Addicted to love

So, why do we even bother? Madeleine Mason is a psychologist and co-founder of PassionSmiths, a dating coaching company. She points out that modern dating apps do work – Tinder alone processes 1.4 billion swipes every day and facilitates 26 million matches. “They’re good tools for meeting people.” The real problem, she says, “is our mindset and the way we use dating apps”.

In the Seventies, researchers Edward L Deci and Richard Ryan conducted a ground-breaking psychological study into what motivates us, as humans, to achieve our goals. They theorised that when engaging in almost any activity, a person’s “feelings of self-worth can become hinged to their performance, such that they do [an] activity to prove to themselves that they are good at the activity.” If that activity happens to be app dating – with its relentless match-message- meet cycle that seems to yield few positive results – it’s easy to see how the hit to our sense of self-worth could leave us feeling lacklustre and burned out.

Even so, the apps can hook us. “App dating – the thumb-flick and feeling of validation when there’s a match – it’s like drugs,” says clinical psychologist Richard Sherry. Just the anticipation of a match is enough to prompt a spike in the neurotransmitter dopamine – the brain chemical responsible for, among other things, addiction. “I’ve treated gambling addiction in the past and I would say it’s a similar mechanism,” adds Mason. “We have a very well-developed reward circuitry in the brain: we can look at something, think about the possible outcome and that simple prediction is enough to prompt a rush of dopamine.”

We may hate it, it may leave us feeling hopeless, but the need to succeed can be overwhelming. We feel pressure to be our wittiest and most engaging in messages, expend way too much energy decoding cryptic texts, endure the nerve-jangling build-up to the first date and then the crashing disappointment when we archive the conversations, never to speak again. And instead of opting out, we’re compelled to continue. Burnout is just one logical conclusion.

Great expectations

“On one of my first app dates, the guy showed me how he and his friends used it,” says single mum Rajita Randhawa, 36. “He used his finger to rapidly swipe right on everyone without even looking. It didn’t seem to be about meeting someone at all – it was more about the number of matches.” Women, however, tend to be more selective, reading profiles, evaluating the pictures and making a judgment they’re more likely to stick with.

Annoyingly, a number of studies into the burnout phenomenon have found that the higher our expectations, the more prone we are to burning out. Perfectionism, it turns out, isn’t just hard on your self-esteem, it is also a passion killer. “Women often enter an ‘optimising’ phase of their lives between the ages of 29 and 35,” says Sherry. “They’re more likely to look for meaningful connections – partly due to the fact they’re thinking more seriously about their fertility and wanting to maximise the relationship time but also because they’re surer of their own identity. They are more likely to question whether a potential partner is worth the time and emotional investment.”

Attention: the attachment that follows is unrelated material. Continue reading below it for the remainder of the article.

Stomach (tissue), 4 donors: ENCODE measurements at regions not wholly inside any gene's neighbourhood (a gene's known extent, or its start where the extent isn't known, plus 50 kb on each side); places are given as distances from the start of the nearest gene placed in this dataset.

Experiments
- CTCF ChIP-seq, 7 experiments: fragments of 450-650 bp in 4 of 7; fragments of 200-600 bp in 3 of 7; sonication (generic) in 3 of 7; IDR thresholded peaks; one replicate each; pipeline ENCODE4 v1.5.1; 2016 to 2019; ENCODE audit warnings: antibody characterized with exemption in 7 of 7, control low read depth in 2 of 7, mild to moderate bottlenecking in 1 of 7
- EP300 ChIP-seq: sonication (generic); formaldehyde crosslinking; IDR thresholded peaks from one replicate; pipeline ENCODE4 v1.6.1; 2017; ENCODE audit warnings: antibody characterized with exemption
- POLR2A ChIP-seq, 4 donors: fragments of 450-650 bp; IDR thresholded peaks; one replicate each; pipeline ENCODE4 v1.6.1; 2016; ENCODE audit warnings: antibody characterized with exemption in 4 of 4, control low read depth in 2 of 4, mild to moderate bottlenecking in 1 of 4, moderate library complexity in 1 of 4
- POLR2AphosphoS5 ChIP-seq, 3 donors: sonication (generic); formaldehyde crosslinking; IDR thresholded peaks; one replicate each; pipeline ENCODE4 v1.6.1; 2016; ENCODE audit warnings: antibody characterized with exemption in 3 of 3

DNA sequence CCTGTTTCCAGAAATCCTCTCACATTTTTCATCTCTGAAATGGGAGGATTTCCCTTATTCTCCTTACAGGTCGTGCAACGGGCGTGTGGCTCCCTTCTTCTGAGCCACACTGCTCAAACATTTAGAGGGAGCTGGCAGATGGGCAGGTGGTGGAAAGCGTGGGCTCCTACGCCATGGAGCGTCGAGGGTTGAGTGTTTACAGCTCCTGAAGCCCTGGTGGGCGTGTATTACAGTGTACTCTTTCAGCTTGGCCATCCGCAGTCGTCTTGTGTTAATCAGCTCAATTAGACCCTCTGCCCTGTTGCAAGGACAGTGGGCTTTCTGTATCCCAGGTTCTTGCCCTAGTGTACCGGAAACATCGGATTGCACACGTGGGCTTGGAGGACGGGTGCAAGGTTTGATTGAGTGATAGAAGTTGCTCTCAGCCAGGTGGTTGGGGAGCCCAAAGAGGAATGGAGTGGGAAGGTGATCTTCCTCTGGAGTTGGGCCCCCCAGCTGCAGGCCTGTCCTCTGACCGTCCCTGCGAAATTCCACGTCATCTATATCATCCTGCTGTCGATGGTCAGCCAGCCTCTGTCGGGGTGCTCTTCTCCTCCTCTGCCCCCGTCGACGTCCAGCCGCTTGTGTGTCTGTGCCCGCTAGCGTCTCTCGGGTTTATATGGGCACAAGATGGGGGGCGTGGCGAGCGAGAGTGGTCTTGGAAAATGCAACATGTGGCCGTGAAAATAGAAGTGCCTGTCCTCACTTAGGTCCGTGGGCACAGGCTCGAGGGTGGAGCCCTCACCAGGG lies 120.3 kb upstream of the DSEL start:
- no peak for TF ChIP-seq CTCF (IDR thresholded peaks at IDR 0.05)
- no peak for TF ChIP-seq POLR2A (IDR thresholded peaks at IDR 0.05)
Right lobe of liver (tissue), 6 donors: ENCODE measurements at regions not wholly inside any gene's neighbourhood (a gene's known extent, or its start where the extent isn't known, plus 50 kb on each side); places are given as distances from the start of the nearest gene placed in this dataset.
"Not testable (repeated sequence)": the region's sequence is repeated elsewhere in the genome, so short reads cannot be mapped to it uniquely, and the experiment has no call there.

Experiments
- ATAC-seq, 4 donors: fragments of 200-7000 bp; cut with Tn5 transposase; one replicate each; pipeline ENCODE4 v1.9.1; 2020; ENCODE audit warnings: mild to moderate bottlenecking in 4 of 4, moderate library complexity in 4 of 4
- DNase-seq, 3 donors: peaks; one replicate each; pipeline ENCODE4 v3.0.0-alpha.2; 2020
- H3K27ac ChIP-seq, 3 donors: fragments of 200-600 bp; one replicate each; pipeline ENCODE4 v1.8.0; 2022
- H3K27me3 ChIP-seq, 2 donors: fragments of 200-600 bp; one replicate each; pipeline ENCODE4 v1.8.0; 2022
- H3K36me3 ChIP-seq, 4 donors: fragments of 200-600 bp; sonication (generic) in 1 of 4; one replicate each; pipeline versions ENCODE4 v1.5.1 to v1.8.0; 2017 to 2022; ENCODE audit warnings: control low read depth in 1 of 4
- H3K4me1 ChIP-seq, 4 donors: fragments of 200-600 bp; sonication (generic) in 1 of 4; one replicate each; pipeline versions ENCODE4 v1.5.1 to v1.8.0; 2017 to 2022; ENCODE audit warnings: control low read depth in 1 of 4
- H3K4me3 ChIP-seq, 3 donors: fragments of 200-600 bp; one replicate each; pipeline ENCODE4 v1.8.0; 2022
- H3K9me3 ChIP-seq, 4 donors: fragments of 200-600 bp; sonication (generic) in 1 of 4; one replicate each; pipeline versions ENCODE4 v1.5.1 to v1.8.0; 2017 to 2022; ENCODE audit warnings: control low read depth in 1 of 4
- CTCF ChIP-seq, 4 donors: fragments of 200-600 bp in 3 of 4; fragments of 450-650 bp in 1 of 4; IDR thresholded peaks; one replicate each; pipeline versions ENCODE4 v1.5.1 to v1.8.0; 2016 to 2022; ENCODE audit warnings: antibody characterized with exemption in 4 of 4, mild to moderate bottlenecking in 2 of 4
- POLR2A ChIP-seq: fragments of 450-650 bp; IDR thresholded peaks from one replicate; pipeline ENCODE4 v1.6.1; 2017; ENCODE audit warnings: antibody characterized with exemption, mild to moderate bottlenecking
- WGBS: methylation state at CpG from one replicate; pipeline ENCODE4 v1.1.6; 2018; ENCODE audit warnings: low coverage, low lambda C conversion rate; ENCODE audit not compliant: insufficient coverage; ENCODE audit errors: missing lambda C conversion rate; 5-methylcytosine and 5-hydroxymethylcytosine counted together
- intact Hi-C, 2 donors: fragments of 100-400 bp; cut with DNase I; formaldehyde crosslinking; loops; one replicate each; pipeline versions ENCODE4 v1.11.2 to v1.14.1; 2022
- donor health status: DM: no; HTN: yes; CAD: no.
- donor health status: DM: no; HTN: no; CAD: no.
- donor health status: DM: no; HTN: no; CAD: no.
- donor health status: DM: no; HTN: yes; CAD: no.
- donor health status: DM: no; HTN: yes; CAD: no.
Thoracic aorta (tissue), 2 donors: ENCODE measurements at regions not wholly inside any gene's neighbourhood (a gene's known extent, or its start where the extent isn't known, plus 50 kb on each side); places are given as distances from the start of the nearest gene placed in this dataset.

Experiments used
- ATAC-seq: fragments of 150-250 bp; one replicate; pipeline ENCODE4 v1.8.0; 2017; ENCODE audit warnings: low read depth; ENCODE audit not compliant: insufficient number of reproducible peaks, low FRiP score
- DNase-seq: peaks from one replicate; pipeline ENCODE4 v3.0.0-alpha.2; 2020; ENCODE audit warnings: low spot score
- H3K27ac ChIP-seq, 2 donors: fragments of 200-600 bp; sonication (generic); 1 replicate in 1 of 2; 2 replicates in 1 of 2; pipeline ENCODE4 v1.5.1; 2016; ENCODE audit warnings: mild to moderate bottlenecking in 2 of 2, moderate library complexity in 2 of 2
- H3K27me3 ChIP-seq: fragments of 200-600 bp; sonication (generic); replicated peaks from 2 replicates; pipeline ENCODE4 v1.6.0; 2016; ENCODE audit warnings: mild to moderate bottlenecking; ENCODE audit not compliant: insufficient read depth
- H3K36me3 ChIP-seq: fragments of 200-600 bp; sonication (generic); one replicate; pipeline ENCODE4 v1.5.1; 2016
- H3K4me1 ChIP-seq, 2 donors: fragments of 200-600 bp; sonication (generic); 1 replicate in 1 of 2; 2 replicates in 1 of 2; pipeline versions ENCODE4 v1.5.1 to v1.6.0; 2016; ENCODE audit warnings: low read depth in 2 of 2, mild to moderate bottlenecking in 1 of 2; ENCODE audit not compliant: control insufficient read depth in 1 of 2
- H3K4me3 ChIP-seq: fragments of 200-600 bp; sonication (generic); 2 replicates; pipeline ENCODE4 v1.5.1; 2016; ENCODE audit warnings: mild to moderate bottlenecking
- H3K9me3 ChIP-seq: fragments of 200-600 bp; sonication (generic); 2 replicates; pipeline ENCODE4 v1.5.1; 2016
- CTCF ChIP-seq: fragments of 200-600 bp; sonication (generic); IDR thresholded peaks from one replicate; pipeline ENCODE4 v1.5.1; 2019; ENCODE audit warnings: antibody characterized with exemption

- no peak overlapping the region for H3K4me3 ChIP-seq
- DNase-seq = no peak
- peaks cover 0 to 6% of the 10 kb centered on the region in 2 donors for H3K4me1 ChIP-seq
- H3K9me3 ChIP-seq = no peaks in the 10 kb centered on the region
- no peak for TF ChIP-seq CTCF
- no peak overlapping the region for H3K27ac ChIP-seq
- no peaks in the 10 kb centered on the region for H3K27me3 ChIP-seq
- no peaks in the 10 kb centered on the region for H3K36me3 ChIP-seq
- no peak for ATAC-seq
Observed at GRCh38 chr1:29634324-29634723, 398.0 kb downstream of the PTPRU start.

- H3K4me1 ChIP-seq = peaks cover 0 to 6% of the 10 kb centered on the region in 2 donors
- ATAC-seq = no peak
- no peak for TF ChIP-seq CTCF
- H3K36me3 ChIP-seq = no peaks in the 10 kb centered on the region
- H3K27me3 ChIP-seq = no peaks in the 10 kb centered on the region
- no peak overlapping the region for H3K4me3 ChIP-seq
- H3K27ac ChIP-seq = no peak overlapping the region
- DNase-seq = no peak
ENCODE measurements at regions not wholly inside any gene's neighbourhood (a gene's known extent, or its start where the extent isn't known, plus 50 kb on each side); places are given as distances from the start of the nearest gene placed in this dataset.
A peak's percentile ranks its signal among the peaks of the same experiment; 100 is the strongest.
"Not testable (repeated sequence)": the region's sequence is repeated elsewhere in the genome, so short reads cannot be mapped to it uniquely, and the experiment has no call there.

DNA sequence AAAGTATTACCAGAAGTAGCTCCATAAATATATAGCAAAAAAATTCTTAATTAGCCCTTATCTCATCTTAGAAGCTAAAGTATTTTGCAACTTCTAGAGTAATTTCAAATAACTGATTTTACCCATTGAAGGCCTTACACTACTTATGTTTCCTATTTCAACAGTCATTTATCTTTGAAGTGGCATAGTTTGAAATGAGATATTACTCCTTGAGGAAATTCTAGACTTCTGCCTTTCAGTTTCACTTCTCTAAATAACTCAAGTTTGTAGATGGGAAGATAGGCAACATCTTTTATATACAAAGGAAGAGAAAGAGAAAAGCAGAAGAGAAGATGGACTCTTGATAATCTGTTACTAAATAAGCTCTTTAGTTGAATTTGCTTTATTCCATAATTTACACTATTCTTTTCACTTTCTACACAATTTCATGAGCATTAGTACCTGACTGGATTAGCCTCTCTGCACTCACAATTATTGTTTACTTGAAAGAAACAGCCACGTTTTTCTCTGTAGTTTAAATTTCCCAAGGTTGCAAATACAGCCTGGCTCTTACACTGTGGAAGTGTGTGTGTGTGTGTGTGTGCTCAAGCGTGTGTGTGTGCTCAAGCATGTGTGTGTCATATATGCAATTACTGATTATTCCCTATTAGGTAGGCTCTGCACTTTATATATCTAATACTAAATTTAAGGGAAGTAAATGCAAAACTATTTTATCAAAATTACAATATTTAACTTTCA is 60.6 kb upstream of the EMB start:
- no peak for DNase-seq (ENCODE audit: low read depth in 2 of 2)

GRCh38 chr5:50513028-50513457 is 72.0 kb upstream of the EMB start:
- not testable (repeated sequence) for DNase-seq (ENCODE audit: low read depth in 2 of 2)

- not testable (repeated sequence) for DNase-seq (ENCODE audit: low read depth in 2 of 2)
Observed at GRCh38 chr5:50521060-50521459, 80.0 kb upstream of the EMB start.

“A bad date makes for a good story to tell your friends, but ultimately it is a bad experience which can dent your confidence,” says teacher Laura Drinkwater, 29. She swipes left at least 300 times before she sees someone she likes. “My friends say I’m too fussy but I’ve been doing it for 18 months now, and I feel like I have enough amusing anecdotes.”

So, what’s the solution to dating burnout? First, invest time in your other relationships. Time spent with friends is a good way of reconnecting with the things you actually enjoy about other people – beyond their potential for a hook-up. It’s also a chance to revise your goals for dating, says relationship expert Mairead Molloy. “People become obsessive about the fact they don’t have a partner and they forget their own identity. They meet for the sake of meeting and they outgrow their own wishlist.”

Sadly, rejection on some scale is inevitable with dating apps when there are such large numbers involved. But you can choose how you deal with it. “It can sometimes trigger unhealthy eating habits or heavy drinking to try and get over the rejection,” observes Sherry. Find ways for coping that make you feel better, not worse, such as exercise.

And it’s not all bad news on the app front. A number of newer apps are trying to put the soul back into finding a soulmate (sorry) and offering an antidote to burnout by giving us a better idea of what our intended is actually like. Attrct – currently in its testing phase – allows you to upload ‘stories’ (short videos, text and photos) so people who match can connect over hobbies, holidays and everything in-between.